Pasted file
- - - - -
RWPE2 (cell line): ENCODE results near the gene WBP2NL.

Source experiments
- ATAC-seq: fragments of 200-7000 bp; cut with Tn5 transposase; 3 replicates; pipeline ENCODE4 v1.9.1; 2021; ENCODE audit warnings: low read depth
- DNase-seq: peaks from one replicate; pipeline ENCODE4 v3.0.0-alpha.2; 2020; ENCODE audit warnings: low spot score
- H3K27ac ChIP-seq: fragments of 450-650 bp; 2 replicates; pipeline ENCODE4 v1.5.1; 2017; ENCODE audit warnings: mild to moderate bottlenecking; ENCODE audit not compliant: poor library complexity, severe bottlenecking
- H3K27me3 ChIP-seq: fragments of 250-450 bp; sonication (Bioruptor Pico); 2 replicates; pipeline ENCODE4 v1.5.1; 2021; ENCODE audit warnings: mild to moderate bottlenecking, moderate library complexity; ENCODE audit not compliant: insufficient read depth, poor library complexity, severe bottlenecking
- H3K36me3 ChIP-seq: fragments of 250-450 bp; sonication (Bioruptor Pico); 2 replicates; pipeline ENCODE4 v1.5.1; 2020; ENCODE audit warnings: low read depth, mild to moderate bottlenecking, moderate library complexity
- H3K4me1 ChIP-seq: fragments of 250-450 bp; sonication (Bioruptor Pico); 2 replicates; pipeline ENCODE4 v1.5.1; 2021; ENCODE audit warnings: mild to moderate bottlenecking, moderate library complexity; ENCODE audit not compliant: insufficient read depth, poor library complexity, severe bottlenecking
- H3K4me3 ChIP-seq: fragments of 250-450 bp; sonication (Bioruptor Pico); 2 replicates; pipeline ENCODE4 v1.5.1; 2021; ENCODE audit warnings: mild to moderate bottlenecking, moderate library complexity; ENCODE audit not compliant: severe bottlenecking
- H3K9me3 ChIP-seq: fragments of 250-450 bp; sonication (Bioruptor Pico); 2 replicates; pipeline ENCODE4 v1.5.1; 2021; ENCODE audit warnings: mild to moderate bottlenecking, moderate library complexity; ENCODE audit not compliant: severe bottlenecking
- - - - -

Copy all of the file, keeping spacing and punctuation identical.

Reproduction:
RWPE2 (cell line): ENCODE results near the gene WBP2NL.

Source experiments
- ATAC-seq: fragments of 200-7000 bp; cut with Tn5 transposase; 3 replicates; pipeline ENCODE4 v1.9.1; 2021; ENCODE audit warnings: low read depth
- DNase-seq: peaks from one replicate; pipeline ENCODE4 v3.0.0-alpha.2; 2020; ENCODE audit warnings: low spot score
- H3K27ac ChIP-seq: fragments of 450-650 bp; 2 replicates; pipeline ENCODE4 v1.5.1; 2017; ENCODE audit warnings: mild to moderate bottlenecking; ENCODE audit not compliant: poor library complexity, severe bottlenecking
- H3K27me3 ChIP-seq: fragments of 250-450 bp; sonication (Bioruptor Pico); 2 replicates; pipeline ENCODE4 v1.5.1; 2021; ENCODE audit warnings: mild to moderate bottlenecking, moderate library complexity; ENCODE audit not compliant: insufficient read depth, poor library complexity, severe bottlenecking
- H3K36me3 ChIP-seq: fragments of 250-450 bp; sonication (Bioruptor Pico); 2 replicates; pipeline ENCODE4 v1.5.1; 2020; ENCODE audit warnings: low read depth, mild to moderate bottlenecking, moderate library complexity
- H3K4me1 ChIP-seq: fragments of 250-450 bp; sonication (Bioruptor Pico); 2 replicates; pipeline ENCODE4 v1.5.1; 2021; ENCODE audit warnings: mild to moderate bottlenecking, moderate library complexity; ENCODE audit not compliant: insufficient read depth, poor library complexity, severe bottlenecking
- H3K4me3 ChIP-seq: fragments of 250-450 bp; sonication (Bioruptor Pico); 2 replicates; pipeline ENCODE4 v1.5.1; 2021; ENCODE audit warnings: mild to moderate bottlenecking, moderate library complexity; ENCODE audit not compliant: severe bottlenecking
- H3K9me3 ChIP-seq: fragments of 250-450 bp; sonication (Bioruptor Pico); 2 replicates; pipeline ENCODE4 v1.5.1; 2021; ENCODE audit warnings: mild to moderate bottlenecking, moderate library complexity; ENCODE audit not compliant: severe bottlenecking